Baracoa’s three fortresses
Christopher Colombus setting foot in Cuba on Baracoa’s current location was no coincidence: the city is ideally located and is a perfect gateway to the island. As a result, the following centuries saw Baracoa become the epicentre of contraband in the Caribbean. To protect the city, three fortresses were then built: Fuerte Matachín, the Castillo de Seboruco and Punta de Maisí’s lighthouse.
Built in 1802 to protect the Bahía de Miel, Fuerto Matachín now houses the Municipal Museum of Baracoa.
Located in the northwest of the city, the museum retraces the history of Baracoa since the days of the Tainos, who inhabited the island before the arrival of the Spanish settlers.
Entrance fees are 1 CUC.
Castillo de Seboruco
The castle’s construction was initiated by the Spanish in 1739 but was not completed until 1900, under American supervision. A few decades later, the castle was turned into a hotel.
Located 100 meters above sea level, Castillo de Seboruco overlooks the entire city and offers panoramic views of El Yunque. Take the stairs on Calle Frank País to reach the viewpoint.
Punta de Maisí’s lighthouse
Located 1 hour from Baracoa, in the far west of the island, Punta de Maisí’s lighthouse overlooks the Caribbean Sea. If the weather is clear, you’ll even be able to spot Haiti in the distance.
You’ll find a white sand beach at the foot of the fortress.
Catedral de Nuestra Senora de Asunción
Built in 1803 Baracoa’s main square, Catedral Nuestra Senora de Asunción underwent many transformations during the eighteenth century. The cathedral was completely renovated in 2012.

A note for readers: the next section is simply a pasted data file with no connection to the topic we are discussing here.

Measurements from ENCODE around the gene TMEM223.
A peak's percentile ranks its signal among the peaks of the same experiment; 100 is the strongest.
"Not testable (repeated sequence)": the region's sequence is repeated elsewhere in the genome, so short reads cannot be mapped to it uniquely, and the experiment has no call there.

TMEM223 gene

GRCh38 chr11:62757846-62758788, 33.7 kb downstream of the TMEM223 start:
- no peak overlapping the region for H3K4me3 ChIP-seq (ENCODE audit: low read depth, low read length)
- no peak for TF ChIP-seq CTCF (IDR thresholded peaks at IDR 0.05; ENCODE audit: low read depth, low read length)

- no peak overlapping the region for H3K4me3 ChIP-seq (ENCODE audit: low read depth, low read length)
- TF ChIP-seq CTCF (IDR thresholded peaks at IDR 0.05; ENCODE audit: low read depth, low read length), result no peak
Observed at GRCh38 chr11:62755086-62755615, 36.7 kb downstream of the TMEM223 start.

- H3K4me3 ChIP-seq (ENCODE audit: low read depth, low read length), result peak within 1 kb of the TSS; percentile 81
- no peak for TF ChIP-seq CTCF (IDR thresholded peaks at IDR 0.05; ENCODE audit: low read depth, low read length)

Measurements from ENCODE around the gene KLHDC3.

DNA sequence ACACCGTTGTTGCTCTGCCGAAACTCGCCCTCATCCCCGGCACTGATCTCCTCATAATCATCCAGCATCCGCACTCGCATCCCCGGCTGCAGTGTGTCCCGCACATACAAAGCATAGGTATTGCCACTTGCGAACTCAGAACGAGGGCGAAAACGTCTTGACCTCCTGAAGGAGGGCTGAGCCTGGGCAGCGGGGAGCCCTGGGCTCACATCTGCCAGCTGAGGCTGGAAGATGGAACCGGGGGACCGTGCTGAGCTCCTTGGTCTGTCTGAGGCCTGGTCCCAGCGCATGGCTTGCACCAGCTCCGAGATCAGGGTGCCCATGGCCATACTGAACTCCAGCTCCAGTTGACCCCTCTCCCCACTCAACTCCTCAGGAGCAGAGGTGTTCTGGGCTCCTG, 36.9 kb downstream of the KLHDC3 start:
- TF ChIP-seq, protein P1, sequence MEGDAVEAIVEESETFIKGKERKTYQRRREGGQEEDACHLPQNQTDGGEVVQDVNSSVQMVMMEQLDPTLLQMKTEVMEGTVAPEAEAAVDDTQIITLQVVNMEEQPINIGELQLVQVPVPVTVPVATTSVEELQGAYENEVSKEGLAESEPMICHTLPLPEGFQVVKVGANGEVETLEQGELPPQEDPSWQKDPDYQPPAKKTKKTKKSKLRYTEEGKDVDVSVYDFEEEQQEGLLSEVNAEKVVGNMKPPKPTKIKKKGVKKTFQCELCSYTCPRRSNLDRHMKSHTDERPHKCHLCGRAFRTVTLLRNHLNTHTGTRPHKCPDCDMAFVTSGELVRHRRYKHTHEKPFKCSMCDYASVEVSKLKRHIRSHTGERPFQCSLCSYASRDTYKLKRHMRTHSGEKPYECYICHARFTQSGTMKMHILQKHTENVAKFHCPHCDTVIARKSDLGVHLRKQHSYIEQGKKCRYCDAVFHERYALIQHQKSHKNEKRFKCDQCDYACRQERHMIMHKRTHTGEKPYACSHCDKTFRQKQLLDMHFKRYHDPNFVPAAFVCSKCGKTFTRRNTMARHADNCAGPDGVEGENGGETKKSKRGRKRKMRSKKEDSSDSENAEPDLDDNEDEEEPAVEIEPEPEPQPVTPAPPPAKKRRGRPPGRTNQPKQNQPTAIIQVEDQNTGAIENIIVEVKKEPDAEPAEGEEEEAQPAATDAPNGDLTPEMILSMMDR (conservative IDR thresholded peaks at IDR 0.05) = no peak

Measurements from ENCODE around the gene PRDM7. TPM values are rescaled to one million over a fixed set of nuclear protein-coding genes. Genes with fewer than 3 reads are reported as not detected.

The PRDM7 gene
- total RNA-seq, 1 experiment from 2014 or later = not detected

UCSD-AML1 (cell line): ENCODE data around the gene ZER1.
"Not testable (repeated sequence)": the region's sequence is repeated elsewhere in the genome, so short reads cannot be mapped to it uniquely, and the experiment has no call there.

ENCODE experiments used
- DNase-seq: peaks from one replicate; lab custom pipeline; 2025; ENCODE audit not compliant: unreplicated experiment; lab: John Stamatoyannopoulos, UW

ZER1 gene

But it is for its relic rather than its architecture that the cathedral is now famous. Indeed, the “Cruz de la Parra” is said to be the only remnant of the 29 wooden crosses that Christopher Columbus erected upon arriving in Cuba in 1492.
La Casa del chocolate
Although the Casa del Chocolate (also called Casa del Cacao) is presented in most travel guides as a small museum dedicated to chocolate, do not get your hopes up! All you’ll find onsite is a handful of explanatory boards. More than a museum, the Casa del Chocolate is a small shop where you can stock up on chocolate bars and enjoy a mug of hot chocolate.
El Yunque Natural Park
Located some 6 miles from Baracoa (a 20-minute drive approximately), El Yunque is a 575 meter high mountain in the shape of anvil, hence its name (anvil is called “yunque” in Spanish).
A nice hiking trail leads to El Yunque’s summit, where the view on Baracoa and its surroundings is quite simply beautiful!
Alejandro de Humboldt National Park
This national park is a paradise for nature lovers and ecotourism aficionados. It’s the perfect place to discover Cuba’s stunning biodiversity.
You can book an excursion to the park from Baracoa at the Cubatur and Gaviota offices in the city centre or hire a taxi for the day (40 CUC).
Boca de Yumurí